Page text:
Ellen Lupton on The Great Discontent
I’m always delighted by The Great Discontent’s content and design and this week’s TGD post is no different. Ryan and Tina interviewed Ellen Lupton, who—to me—is one of the leaders in design. Ellen Lupton is also the author of many of the first design texts I ever purchased, specifically Thinking With Type and Designing Writing Research. I appreciate how she has been a bridge between design academia and the industry. Connecting the industry and academia is a huge issue that I deal with everyday, and I’ve strived to bridge the gap between the two as much as she does. I enjoyed reading this TGD post, and thought I’d share my favorite quotes and my thoughts on them.
“It was in college when I realized that graphic design was all about writing—that was an unbelievable discovery for me. I had always viewed writing and art as two separate things…”
Schools need to make writing a larger part of the design curriculum. Design is a language just as much as English, Spanish, or Esperanto. It just happens to be a visual one, but still cultural and historical as any other. Students may have the ability to design something, but aren’t able to express their ideas to each other or to potential clients.
“You have to be prepared to give creative work 150%. I hear a lot of young people talking about life/work balance, which I think is great when you’re in your 30s. If you’re in your 20s and already talking about that, I don’t think you will achieve your goals. If you really want to build a powerful career, and make an impact, then you have to be prepared to put in blood, sweat, and tears.”
Time management is another huge issue for student designers. They aren’t able to figure it out. Procrastination is everywhere. Some say it’s a generation thing, while others say that life is different now. Either way, we ALL need to adapt. To start, teachers need to teach accountability. Why are we giving students deadline extensions? Why are we allowing students to think it is okay to send their professor a casual e-mail about how they don’t like their grade? And why are we allowing students to skip one class to work on the projects for another? They can design, but they can’t complete the tasks at hand, or stop making excuses if we don’t hold them accountable for it. I’m working on a talk/post about this.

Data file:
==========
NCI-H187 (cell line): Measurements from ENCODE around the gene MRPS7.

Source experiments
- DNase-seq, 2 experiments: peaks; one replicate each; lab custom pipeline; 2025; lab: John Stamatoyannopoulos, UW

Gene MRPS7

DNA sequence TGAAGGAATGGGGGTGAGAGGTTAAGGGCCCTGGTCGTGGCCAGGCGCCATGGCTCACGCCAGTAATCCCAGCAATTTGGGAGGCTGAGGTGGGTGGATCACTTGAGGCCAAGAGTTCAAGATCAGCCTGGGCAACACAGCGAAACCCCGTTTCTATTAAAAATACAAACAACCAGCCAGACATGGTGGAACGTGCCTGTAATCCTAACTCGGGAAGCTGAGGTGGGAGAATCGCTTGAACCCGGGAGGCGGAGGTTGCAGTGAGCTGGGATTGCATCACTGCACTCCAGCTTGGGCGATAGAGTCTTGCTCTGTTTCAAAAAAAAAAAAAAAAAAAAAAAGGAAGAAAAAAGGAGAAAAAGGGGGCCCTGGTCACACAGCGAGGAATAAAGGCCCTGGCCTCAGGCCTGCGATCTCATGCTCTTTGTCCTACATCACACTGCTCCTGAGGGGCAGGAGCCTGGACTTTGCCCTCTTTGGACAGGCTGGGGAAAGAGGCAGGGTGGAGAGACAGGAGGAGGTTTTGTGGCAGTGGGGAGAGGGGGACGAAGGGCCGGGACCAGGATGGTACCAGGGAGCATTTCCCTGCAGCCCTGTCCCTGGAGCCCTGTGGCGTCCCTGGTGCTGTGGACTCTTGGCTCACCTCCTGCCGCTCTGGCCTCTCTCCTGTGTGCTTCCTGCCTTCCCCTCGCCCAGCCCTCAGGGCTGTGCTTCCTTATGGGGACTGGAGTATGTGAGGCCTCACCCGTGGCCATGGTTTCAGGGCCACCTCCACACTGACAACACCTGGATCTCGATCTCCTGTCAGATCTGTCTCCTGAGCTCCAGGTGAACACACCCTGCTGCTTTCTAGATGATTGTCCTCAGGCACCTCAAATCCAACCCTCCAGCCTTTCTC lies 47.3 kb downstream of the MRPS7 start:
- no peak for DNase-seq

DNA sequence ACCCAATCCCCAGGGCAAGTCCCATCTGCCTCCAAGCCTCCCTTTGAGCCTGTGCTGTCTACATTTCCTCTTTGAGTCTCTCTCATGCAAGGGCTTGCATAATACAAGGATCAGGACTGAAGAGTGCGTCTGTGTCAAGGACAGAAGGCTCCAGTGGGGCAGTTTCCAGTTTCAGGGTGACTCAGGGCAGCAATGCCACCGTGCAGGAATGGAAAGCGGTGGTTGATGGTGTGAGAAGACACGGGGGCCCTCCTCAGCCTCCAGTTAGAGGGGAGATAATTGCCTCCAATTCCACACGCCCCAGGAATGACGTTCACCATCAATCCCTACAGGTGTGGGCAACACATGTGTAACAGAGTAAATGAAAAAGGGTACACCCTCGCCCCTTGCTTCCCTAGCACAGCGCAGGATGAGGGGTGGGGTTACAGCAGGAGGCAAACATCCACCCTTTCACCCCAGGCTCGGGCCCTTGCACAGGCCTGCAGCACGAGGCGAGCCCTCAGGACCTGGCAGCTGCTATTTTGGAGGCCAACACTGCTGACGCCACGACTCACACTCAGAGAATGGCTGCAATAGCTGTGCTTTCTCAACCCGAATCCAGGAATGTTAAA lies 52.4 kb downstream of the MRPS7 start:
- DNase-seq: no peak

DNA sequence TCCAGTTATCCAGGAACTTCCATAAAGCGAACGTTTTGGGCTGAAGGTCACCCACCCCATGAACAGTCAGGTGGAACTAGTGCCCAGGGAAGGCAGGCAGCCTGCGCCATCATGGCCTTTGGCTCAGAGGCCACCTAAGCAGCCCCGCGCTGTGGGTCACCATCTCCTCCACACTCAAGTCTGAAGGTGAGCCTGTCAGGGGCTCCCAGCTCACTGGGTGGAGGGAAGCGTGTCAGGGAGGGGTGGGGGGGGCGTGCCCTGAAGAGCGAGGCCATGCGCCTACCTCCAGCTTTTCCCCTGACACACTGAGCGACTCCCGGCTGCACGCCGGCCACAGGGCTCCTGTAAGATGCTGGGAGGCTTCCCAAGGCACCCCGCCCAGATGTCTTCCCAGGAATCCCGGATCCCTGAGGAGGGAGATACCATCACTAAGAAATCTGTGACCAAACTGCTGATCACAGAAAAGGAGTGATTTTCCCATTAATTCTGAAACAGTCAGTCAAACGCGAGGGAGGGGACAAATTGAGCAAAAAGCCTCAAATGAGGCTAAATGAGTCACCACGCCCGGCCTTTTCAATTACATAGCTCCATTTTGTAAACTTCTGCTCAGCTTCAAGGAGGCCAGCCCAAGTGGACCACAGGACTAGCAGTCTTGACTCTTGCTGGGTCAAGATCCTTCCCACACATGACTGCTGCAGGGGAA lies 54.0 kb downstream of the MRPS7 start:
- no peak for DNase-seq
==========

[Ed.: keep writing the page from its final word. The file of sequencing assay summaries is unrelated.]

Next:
“I think that’s why I do the things I do; they are outward and public. Teaching is very much a giving profession, and I put a lot of mental energy and time into it. Time is all we really have, and teachers give their time to others. The other things I do—writing, lecturing, and curating—are about sharing something of value.”
I just like this as a definition of teaching.
“Sharing is the whole point of doing creative work. I love being part of a museum and college community; I like doing lectures and being an author because I have readers and the general public to respond to. In return, I also share other people’s work, read their writing, and go to their lectures and exhibitions. Taking part in the community is important.”
I’ve been just as guilty as many about sharing my work and my thoughts. I had to force myself to put a blog back up and send my first draft of an article to a magazine editor. I had make a pact with two other designers about putting ourselves out there (so far, so good). Students don’t share their work because they’re scared of rejection or judgment. We all are, but how are we supposed to get better if no one judges us? Ellen is right, sharing is the point. Expecting it to have a goal, perhaps, is the problem. Share it for yourself or for someone else. It doesn’t matter. Just share it.